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Belize-based nonprofit organization Fragments of Hope helps Belize’s coral reefs come back after 2001, when the devastating hurricane Iris hit and destroyed almost all of the country’s reefs. Lisa Carne, a marine biologist, founded the project with a small amount of support from her funders. Her donors believed it would be impossible to build up the reef again.
“After Hurricane Iris, everyone in Placencia was saying the reef is dead. The general feeling was that the reef couldn’t be saved, and no one was interested in conservation projects,” said Carne to Euronews.green.
The method Carne and her team used is called fragmentation. Essentially it uses many corals ability to reproduce asexually. Using this method to transplant coral cuttings into destroyed and vulnerable areas opens up a way for the creation of new coral colonies.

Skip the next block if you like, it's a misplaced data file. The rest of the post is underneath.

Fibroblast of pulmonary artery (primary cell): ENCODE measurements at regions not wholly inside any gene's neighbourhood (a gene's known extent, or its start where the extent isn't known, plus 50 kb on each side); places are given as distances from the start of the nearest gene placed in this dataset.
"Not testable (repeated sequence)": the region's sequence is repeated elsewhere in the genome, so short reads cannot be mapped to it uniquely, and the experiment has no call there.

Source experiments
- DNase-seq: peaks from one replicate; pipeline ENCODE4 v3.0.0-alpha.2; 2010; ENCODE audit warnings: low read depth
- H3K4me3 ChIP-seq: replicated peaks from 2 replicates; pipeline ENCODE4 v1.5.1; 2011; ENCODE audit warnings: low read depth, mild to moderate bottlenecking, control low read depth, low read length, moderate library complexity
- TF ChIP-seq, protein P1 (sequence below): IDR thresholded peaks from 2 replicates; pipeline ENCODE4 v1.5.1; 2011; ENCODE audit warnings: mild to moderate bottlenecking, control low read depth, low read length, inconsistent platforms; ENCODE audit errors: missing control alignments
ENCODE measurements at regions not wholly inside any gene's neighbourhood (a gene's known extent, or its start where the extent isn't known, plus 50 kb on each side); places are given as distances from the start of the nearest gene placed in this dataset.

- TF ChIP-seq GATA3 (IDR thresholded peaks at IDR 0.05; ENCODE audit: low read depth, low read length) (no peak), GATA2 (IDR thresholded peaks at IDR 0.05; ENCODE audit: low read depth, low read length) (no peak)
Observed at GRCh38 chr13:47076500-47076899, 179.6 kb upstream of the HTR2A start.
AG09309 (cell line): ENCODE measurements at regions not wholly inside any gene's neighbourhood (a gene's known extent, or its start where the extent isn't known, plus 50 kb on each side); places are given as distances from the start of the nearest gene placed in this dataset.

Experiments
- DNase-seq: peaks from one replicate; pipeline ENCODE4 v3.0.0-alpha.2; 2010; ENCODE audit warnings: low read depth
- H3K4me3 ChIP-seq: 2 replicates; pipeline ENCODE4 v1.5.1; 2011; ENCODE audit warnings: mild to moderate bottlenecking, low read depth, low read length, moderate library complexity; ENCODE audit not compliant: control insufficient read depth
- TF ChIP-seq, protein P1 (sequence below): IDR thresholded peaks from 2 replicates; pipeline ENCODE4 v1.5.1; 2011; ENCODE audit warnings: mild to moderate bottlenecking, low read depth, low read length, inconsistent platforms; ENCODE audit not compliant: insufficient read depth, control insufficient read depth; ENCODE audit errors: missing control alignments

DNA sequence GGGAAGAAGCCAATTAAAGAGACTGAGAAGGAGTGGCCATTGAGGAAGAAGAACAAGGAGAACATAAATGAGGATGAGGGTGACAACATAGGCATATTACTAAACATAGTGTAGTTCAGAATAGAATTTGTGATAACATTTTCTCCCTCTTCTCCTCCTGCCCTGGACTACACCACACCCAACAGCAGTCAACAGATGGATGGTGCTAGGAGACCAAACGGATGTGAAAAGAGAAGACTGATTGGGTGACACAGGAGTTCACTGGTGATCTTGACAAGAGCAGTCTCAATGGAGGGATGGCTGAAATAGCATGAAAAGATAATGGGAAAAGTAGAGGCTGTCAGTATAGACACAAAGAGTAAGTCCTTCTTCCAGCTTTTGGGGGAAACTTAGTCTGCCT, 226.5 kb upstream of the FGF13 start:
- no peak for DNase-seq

Carne began creating coral nurseries in Placencia (a village in southern Belize) in order to use the cuttings to regenerate the destroyed parts of the reefs. Together with the local community, the team have spent more than 10 years planting new corals. People like tour guides, fishers, divers and snorkelers have been trained to nurse corals back to life.
Thanks to their efforts, the coral coverage has increased from 6% to an amazing 60%. These numbers make this site one of the most successful and long-standing regeneration sites in the world. Now, the organization works on expanding their conservation model to other parts of the country which is home to the second-longest reef in the world.
Projects like Fragments of Hope, who don’t give up and keep on fighting for a better and greener future, makes sure hope is not lost.